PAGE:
Video ID offers a comfortable alternative to identify customers. German regulator BaFin sets the rules.
A secure and reliable identification of the customer is essential to create a business relationship in the financial sector and other sectors operating under a heightened risk of fraudulent activity; the digital age makes no exception to this rule. Digital applications must meet special standards when used by anti-money laundering obliged entities (obliged entities). Video identification (video ID) and liveness checks offer the technical reliability to ensure the anti-money laundering compliant identification of individuals. It is eventually in the industries self-interest to minimize risks and mitigate and correct potential security breaches or violations in relation to money laundering, terrorist financing, data security and identity theft.
What is video ID and which technical solutions are available?
Video ID providers act as the interface between new customers and businesses, and replace personal identification in the shop or branch office through a convenient online application. Several options are technically possible. Identification can be conducted by employees of the video ID provider either synchronous (through live video chat) or asynchronous (through a timely deferred recording). Artificial Intelligence (AI) that autonomously scans ID documents in real time and matches biometrical features is one more possibility. Through a so-called liveness check the AI can distinguish between real human features and copies such as photos or recorded videos. On the basis of facial recognition software the AI searches for unconscious movements as well as requesting specific actions of the person to be identified (e.g. blink the left eye twice).
General customer due diligence: identity check
The German Anti-Money Laundering Act (Geldwäschegesetz – GwG) regulates all cases in which banks, financial service providers or other obliged entities make use of video ID applications. General due diligence rules as laid-out in the GwG require obliged entities to identify the contracting party (e.g. through a valid government-issued ID or passport) prior to the establishment of any business relationship or the execution of certain types of transactions. The identification document must be “examined physically” or using “another procedure” offering an equivalent level of security. A procedure offering such a level of security is sanctioned by the German Federal Financial Supervisory Authority (BaFin) who generally permitted the use of video ID under the prerequisite that the application meets certain criteria.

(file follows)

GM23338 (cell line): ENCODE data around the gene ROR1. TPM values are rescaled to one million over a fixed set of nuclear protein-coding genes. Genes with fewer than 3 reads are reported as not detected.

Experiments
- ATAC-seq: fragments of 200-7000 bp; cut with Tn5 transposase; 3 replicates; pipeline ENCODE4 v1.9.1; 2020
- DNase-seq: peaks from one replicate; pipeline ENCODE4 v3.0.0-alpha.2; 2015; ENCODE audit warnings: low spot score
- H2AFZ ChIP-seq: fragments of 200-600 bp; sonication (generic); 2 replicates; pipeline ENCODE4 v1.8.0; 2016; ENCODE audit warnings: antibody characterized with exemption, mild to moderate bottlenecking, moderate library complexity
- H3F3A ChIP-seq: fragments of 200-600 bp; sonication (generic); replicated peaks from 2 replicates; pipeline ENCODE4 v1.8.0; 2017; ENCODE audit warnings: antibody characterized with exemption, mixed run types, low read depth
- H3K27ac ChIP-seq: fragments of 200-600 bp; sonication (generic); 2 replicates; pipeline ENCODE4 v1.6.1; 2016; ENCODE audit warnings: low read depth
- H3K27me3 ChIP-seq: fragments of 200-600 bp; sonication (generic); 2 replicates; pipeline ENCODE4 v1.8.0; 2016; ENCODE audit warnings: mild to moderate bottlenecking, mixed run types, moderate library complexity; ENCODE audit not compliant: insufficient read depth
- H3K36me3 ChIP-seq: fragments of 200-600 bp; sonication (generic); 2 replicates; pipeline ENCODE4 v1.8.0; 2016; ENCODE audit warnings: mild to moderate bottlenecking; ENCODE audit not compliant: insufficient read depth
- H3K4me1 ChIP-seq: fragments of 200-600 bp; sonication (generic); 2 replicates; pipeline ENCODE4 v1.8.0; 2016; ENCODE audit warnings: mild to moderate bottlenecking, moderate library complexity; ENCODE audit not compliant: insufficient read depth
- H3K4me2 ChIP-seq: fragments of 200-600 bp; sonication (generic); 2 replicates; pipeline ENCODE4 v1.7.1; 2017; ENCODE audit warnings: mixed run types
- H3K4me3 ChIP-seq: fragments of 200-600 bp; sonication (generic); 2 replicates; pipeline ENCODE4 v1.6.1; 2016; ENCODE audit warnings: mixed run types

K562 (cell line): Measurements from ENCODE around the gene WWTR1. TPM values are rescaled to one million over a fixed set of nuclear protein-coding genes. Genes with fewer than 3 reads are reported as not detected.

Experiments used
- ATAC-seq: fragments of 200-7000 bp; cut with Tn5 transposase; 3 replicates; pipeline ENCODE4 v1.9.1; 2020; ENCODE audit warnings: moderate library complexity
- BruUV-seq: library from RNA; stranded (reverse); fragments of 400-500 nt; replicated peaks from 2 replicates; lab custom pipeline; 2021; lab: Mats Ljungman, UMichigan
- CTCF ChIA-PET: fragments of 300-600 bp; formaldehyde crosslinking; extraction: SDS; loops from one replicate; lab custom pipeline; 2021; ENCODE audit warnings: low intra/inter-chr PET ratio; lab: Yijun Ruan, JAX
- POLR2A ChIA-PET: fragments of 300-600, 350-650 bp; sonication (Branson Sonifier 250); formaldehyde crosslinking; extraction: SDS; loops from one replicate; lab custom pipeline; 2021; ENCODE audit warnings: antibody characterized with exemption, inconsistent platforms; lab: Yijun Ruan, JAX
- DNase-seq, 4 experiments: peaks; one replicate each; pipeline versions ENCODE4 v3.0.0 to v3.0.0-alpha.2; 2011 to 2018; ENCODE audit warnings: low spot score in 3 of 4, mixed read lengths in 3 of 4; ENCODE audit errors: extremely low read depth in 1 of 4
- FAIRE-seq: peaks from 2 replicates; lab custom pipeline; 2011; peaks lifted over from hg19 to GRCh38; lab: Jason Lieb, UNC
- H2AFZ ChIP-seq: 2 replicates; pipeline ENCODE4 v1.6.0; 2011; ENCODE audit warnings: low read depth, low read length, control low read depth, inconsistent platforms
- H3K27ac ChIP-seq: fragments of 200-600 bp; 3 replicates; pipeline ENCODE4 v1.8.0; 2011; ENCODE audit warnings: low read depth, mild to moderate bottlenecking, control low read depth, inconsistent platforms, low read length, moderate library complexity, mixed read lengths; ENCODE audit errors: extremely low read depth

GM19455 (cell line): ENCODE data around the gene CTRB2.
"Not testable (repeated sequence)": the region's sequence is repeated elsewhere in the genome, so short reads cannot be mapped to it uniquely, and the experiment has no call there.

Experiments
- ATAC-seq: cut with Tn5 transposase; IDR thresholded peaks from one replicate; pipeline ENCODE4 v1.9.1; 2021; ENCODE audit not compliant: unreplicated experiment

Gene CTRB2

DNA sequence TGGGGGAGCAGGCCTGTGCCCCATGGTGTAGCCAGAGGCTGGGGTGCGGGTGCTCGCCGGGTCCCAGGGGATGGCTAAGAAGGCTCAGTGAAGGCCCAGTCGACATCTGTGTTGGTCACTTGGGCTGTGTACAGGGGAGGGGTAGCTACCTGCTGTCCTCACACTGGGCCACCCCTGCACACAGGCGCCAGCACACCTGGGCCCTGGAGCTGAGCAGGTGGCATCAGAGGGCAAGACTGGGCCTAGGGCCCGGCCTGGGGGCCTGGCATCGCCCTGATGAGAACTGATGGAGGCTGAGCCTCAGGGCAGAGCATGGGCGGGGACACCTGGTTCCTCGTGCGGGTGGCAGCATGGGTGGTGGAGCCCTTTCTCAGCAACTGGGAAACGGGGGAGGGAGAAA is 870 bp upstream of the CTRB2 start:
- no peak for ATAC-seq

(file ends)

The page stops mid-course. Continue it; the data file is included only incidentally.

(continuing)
Standards for video ID procedures
Specifically through its circular 3/2017 on video identification procedures BaFin substantiated its regulatory practice with regard to the admissibility of video ID applications used by obliged entities BaFin is delegated to supervise. BaFin states it will only accept video ID schemes that offer real time identification through a company employee without interruption (synchronous identification). Asynchronous methods or the use of AI will not (yet) be issued a license.
BaFin further sets the following standards a synchronous video ID application must meet to obtain a license which is generally available to all obliged entities under BaFin supervision governed by the GwG.
Video ID must be carried out by trained employees of the obliged entity. Alternatively, the obliged entity may outsource the customer identification to a third party provider e.g. a video ID provider such as IDnow or WebID whose employees must be equally trained. Employees must be familiarised with the general procedure, the features of the permitted documents as well as common counterfeiting possibilities of both. BaFin requires such training both before taking up the identification duties as well as at regular, at least yearly, intervals. Additional training is necessary upon the event of changing legal and/or supervisory and/or data protection requirements. During the identification process the employees must be situated in separate premises with restricted access and record explicit consent of the person to be identified.